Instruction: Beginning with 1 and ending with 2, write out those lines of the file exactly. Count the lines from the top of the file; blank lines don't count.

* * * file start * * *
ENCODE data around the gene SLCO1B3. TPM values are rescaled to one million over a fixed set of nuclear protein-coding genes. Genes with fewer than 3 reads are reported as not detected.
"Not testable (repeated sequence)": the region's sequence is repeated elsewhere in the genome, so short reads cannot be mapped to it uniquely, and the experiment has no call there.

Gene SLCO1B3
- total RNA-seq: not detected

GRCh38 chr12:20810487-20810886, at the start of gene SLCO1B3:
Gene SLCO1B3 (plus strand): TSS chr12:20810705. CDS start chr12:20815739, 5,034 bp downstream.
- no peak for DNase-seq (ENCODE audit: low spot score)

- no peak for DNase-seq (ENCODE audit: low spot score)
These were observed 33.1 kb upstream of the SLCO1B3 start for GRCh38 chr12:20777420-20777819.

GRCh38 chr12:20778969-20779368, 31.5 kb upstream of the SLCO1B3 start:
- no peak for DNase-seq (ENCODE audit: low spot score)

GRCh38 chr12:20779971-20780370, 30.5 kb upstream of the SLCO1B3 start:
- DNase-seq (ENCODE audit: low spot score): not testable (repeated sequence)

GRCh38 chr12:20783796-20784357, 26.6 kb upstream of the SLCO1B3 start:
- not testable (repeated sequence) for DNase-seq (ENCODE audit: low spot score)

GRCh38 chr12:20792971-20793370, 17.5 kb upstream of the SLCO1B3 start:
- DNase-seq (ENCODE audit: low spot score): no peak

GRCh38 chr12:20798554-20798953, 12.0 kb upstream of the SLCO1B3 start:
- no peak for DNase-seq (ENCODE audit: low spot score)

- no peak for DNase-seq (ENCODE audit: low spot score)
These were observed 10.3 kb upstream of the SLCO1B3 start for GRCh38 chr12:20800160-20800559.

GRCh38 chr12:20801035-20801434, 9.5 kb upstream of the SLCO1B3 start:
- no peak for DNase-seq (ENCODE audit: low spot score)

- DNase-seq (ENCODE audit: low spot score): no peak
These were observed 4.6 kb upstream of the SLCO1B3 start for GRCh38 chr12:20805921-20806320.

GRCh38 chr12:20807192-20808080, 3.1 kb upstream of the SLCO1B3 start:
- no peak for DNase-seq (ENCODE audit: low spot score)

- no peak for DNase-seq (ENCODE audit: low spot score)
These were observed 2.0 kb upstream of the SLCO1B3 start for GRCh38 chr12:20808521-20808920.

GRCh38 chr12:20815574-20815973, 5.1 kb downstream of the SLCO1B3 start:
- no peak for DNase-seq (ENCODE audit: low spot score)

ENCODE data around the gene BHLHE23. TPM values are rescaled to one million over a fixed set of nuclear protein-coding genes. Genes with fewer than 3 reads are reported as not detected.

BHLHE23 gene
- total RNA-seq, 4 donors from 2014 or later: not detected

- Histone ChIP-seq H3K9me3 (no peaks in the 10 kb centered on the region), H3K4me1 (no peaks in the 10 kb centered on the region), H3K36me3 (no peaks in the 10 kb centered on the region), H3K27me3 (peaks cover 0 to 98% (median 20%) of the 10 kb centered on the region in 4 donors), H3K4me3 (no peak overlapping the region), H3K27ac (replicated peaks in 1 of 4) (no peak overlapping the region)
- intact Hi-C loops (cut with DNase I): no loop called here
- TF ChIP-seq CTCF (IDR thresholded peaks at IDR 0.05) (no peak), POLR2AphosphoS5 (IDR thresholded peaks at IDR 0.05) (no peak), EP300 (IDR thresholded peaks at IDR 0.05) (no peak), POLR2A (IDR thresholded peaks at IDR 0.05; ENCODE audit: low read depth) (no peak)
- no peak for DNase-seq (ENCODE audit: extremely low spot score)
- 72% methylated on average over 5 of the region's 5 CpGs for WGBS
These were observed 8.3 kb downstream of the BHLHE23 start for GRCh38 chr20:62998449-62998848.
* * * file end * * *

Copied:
ENCODE data around the gene SLCO1B3. TPM values are rescaled to one million over a fixed set of nuclear protein-coding genes. Genes with fewer than 3 reads are reported as not detected.
"Not testable (repeated sequence)": the region's sequence is repeated elsewhere in the genome, so short reads cannot be mapped to it uniquely, and the experiment has no call there.